We were shocked last week when some environmental groups ignored decades of federal and state flood data and coastal research to claim that beach replenishment funds should be spent on riverside residents of North Jersey instead. . They notably opposed a bill to double New Jersey’s spending on coastal protection to $ 50 million.
They chose a good location for their high standard, a beach in Deal, Co. Monmouth. This exclusive beachfront town is the state’s main enemy for public access to local beaches and ocean, and it is expected to benefit from a $ 26 million beach replenishment project starting this month. next.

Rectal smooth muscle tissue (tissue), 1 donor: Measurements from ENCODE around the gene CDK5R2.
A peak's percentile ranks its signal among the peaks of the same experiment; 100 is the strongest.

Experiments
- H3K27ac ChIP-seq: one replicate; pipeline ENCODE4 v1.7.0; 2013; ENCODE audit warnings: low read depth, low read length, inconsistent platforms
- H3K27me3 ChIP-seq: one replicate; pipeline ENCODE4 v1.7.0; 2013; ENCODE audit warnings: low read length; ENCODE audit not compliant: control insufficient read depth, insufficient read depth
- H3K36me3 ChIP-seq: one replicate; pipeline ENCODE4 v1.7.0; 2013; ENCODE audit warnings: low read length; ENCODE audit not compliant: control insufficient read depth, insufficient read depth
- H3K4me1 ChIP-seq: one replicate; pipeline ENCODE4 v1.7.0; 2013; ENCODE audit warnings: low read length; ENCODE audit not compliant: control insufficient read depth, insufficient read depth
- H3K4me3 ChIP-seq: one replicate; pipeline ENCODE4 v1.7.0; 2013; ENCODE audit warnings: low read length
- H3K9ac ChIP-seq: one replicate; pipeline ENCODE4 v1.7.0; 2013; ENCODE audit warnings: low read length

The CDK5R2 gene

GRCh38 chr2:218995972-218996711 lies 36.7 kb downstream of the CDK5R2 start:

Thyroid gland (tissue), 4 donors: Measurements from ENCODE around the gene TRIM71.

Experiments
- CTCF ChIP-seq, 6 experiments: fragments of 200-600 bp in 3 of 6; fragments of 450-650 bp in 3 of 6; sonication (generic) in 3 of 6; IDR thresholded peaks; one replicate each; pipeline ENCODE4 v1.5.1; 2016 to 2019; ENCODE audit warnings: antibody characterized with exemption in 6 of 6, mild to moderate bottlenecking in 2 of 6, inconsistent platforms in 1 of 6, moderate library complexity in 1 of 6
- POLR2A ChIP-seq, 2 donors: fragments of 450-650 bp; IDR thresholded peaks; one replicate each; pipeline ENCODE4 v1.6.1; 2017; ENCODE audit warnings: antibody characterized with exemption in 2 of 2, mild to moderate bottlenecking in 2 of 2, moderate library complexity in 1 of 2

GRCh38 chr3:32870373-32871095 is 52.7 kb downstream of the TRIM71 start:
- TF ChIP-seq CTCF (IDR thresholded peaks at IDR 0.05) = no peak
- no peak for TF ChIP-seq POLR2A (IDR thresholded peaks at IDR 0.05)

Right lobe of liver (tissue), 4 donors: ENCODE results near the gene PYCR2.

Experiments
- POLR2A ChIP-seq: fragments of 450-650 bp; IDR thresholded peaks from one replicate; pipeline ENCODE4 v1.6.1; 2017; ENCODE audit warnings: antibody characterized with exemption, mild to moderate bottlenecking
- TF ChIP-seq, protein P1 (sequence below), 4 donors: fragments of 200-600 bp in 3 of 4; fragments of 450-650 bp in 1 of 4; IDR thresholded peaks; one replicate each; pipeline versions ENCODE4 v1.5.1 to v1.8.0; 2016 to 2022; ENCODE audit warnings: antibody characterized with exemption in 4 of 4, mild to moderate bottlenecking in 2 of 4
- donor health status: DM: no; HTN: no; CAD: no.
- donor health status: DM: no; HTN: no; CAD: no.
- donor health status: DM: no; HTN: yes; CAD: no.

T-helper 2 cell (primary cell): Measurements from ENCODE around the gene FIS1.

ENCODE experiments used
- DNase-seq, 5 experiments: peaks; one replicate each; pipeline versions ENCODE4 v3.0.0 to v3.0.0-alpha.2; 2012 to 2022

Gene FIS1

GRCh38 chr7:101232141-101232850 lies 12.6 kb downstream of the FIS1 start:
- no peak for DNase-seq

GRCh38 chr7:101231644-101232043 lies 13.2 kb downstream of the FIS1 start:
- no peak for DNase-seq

After that, however, it was almost all downhill for the arguments and positions of the groups. Their interests may be special, but their basic understanding of flooding and erosion seems insufficient.
For starters, properties flooded by the river are much more likely to file repeat flood damage claims than coastal properties. Building, buying and rebuilding houses in river floodplains is no wiser than doing it near rising seas and bays, but it has been going on for even longer.
John Weber, Bradley Beach city councilor and head of the Surfrider Foundation, said people need to “recognize original sin – we built too close to the ocean”.
Not exactly. The problem is not that the seaside houses are too close to the sea, but that people and buildings are all over the barrier islands.